The Non-Fiction Section: “Shut Up, Little Man!: An Audio Misadventure”

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April 12, 2012 by abbyo

I’ve been a Found Footage fan for a long time. I love surfing the web finding strange home videos, instructional films and incredibly low-budget movies that someone’s found at the bottom of a discount VHS bin. I’ve even tried to find a few of my own specimens, with no real luck. I think the real thrill is the possibility that you could find something in all that digging that becomes culturally significant. The Star Wars Kid, for example, or Winnebago Man. Found Footage and its distant relative, audio verite, are a kind of unintentional folk art. It is stuff nobody was supposed to see or hear that somehow leaked out and gives fans the chance to play peeping tom at a safe distance. It’s easy to laugh at, but because of the origin, it feels just dangerous enough to be special.

“Shut Up Little Man: An Audio Misadventure” is a documentary about one of these phenomena, a series of audio verite recordings that started out as an attempt at self-defense, but eventually became something more: a full set of bizarre field recordings that birthed a devoted underground following. The documentary has its good and bad qualities, but the story it tells is fascinating, and is likely to create a whole new group of “Shut Up” devotees.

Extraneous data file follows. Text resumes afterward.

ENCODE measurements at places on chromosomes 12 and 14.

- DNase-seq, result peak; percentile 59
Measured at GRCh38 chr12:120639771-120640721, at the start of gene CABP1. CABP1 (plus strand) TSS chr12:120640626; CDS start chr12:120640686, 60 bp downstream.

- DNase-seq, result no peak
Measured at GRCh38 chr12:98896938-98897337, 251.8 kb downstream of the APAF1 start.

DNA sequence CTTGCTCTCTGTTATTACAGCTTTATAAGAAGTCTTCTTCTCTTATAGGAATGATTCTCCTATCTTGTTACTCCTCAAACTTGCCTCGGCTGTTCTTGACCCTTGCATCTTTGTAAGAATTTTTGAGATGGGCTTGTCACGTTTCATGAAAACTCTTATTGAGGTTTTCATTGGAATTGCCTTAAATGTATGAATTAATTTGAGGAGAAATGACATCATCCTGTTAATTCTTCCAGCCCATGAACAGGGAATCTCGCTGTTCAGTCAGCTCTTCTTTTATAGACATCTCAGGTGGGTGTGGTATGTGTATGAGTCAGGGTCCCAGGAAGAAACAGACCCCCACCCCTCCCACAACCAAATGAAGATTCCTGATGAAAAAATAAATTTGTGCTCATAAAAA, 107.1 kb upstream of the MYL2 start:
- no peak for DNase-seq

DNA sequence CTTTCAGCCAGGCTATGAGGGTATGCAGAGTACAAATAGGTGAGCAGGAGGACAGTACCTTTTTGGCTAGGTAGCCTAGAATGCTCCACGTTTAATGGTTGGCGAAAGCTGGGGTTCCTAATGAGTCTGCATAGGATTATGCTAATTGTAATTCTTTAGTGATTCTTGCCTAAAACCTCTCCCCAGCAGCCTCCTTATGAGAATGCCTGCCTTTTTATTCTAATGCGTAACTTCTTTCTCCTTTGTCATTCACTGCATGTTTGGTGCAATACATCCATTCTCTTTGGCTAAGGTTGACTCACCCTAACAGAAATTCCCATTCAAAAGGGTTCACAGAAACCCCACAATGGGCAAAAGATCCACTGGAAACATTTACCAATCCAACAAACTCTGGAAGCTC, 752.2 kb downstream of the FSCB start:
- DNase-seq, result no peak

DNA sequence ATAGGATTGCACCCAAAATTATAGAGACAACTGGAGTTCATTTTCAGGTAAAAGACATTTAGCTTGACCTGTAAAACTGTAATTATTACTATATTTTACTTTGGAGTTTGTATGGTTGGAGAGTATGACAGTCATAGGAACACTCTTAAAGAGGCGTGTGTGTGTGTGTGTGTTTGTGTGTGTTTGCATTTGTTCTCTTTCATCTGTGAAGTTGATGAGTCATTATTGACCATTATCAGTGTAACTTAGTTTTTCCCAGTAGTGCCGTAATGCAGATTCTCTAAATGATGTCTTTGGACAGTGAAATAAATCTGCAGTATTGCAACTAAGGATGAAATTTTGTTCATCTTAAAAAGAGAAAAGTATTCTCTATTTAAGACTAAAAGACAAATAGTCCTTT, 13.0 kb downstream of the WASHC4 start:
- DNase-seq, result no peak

The “Shut Up Little Man” tapes were created by Eddie and Mitch, a couple of punks fresh out of college who moved together from Wisconsin to a low-rent apartment complex in San Francisco. The subjects of the tapes are their neighbors, Peter, Ray and Tony, who were often drunk, and always shouting at each other. When Eddie went next door to ask them to keep it down, Ray threatened to kill him, So Eddie and Mitch set up a makeshift boom mic and stuck it out the window to record Ray’s conversations and prove that he was a threat to their safety. They never got the proof they needed. What Eddie and Mitch got instead were enough drunken shouting matches to fill up some cassette tapes, which Mitch shared with a friend, who shared them with another friend, and so on, until the thing went viral.

Warning: the following video contains language that is definitely NSFW.

The “Shut Up” tapes have become the subject of much artistic interpretation, inspiring T-shirts, short films, comic books and even a stage play. Among the faithful are artists like Daniel Clowes (“Ghost World”) and Ivan Brunetti (“Schizo”), both of whom go on record in the documentary about their love for the tapes. Even Devo’s Mark Mothersbaugh used samples from “Shut Up Little Man” in one of his songs. That’s the really interesting thing about the story of these tapes. It’s not just the content, funny and shocking though it is, but how quickly and widely they spread, decades before the internet and YouTube. This was all sheer word of mouth, and it still went viral almost as quickly as something like Caine’s Arcade does today (okay, maybe not quite that quickly, but you get the idea—it caught on fast).